Tag Archives: Celebrity

Adapting Skam: The Impossibility of Inconspicuousness [Part Three]

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The Impossibility of Inconspicuousness

Part Three

[This is the third post in a five-part series about the pending U.S. adaptation of Norwegian teen drama Skam. You can find the other parts of the series here, as well as my other posts about Skam here.]

The “lore” of Skam is a huge part of its appeal. The story, as understood through the various “What is Skam?” articles floating around and the show’s Wikipedia page, is that there was no promotion done on the series, with none of the actors allowed to speak to the media. The show simply appeared, designed as something for kids to discover on their own rather than something sold to them by the media, or introduced to them in spaces their parents might inhabit.

I am fascinated to know how those on the ground in Norway experienced this particular rollout, and how word of mouth functioned within it, but this strategy is very much specific to that context. As public service broadcasting, it didn’t matter how many people watched the first episode of Skam: the entire season had been commissioned, and therefore it had time to find an audience, and a mission—of discussing key issues facing young people—that might be worthwhile even if a small audience was watching. The show wasn’t promoted because there was no reason for it to be promoted, and what little press the show has done has been a victory lap of sorts, an acknowledgment that the show had become too large for them to ignore the media frenzy around it entirely.

Once the show is removed from that context, though, could a U.S. version of Skam fly in under the radar in the same way? On a basic functional level, the show would be an adaptation of a successful overseas series, and therefore garner certain types of coverage from the trade press (building on the existing coverage). But so much of the way many of the channels or streaming sites I discussed in part two market shows is now built on hyper-saturation to stand out from the crowd, and could those rules be rewritten in a culture where celebrity matters considerably more?

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2 Channels of Discovery: YouTube, Stardom, and 5 Seconds of Summer

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Around two years ago, America was meeting One Direction.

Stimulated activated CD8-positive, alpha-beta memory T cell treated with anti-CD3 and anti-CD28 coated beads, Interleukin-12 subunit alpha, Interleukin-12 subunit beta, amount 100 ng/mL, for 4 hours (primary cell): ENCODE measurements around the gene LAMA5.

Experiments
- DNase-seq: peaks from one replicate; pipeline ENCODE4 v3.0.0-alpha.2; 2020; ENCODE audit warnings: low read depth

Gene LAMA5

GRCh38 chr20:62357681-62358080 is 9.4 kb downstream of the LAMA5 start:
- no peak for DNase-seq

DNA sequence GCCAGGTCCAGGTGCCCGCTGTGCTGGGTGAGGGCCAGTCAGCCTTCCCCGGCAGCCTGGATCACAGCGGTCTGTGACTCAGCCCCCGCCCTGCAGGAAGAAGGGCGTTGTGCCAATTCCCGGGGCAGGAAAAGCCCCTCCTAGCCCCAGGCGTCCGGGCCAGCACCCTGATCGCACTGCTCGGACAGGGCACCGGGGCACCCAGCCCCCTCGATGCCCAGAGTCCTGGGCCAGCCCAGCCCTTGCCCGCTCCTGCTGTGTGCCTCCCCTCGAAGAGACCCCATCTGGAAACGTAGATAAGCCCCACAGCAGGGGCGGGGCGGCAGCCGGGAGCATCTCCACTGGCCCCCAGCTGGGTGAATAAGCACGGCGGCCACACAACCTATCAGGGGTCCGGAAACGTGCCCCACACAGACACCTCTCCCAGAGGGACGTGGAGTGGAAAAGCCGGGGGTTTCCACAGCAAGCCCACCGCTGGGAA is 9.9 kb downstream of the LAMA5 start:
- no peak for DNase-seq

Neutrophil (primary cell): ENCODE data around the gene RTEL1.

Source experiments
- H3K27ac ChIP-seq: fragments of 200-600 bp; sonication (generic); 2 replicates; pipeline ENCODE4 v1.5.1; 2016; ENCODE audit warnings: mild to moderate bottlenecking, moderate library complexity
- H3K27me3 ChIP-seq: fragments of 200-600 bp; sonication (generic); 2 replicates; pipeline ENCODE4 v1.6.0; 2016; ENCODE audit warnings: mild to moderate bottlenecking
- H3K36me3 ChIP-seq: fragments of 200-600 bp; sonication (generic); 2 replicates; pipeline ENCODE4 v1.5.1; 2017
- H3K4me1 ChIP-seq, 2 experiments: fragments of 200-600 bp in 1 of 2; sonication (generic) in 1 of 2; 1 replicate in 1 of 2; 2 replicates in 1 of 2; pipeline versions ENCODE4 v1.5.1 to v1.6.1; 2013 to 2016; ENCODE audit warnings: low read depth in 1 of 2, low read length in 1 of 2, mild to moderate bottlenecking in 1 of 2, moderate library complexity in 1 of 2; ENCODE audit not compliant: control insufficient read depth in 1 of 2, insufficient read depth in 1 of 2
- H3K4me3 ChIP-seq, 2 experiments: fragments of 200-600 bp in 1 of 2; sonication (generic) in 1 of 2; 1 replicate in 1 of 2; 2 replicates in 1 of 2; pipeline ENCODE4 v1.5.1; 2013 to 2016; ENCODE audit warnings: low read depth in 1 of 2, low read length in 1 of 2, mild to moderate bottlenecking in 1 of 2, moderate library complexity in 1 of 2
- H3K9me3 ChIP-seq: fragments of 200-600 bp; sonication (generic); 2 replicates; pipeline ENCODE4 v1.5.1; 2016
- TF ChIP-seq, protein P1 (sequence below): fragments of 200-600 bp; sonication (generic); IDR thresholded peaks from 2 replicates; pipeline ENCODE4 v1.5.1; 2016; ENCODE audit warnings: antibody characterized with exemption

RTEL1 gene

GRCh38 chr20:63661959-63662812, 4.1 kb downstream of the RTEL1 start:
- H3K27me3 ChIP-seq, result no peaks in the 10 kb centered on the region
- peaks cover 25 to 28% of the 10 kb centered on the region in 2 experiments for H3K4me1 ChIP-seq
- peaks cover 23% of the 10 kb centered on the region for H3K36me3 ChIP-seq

Pop music moves quickly: since then, One Direction has released three albums and a feature documentary/concert film, and is preparing for a U.S. stadium tour later this year. Building on my initial consideration of the band’s appearance on Saturday Night Live, the band and its fanbase have been a point of interest for me during this period. There was the time their fans threatened The Who on Twitter, the time they fought back against restrictive definitions of fandom reinforced by Ubisoft in a YouTube ad, and the time when Larry Stylinson shippers were shamed by promotions for a documentary airing in the U.K. And that’s only scratching the surface of a band and fanbase that remain at the epicenter of contemporary notions of stardom both on the Internet and within the music industry (where the band continues to function in a marginalized yet lucrative corner different from the “success” of the boy bands of my own youth).

Within this context, my brother Ryan—who, if you’re unaware, writes about music as I write about television—reached out for my thoughts on One Direction’s opener on their upcoming stadium tour, 5 Seconds of Summer, who are currently embarking on a similar American tour. His interest was in thinking about the function of genre, as the Australian foursome functions as what he calls “the next logical evolution of One Direction” through their direct engagement with rock music. Whereas One Direction’s expansion into the rock space was part of a gradual evolution (and a clear claim at legitimation relative to the bubblegum pop of their “youth”), 5 Seconds of Summer is starting from a place of playing their own instruments, writing their own songs, and resisting the label of “boy band” despite being a group of four teenagers with carefully cultivated haircuts.

The band raises many interesting questions, and considering the relationship between the two bands—who are not coincidentally managed by the same company—offers lots of broader considerations of the way we can understand “boy bands” as a construct that can cross generic lines in our contemporary musical moment. Musically, “She Looks So Perfect” looks set to make a run as a potential summer anthem, and the EP of the same name sold 143,000 copies in its debut (which is not far off from the 176,000 copies One Direction sold of their first LP in 2012).

But what I’m interested in exploring is what I discovered when I was prompted to consider the band more carefully. Searching for the band on Spotify turned up She Looks So Perfect and its four carefully curated pop songs, designed to break the band into the American market after previous success in the U.K. and their native Australia. However, what I found on YouTube was something entirely different, an extensive back catalog of original material and video content. The discovery has me thinking about the narrative of “discovery” as a form of branding, and the ways the band’s launch shows an interest in maintaining that narrative as the primary lens through which the band is to be viewed.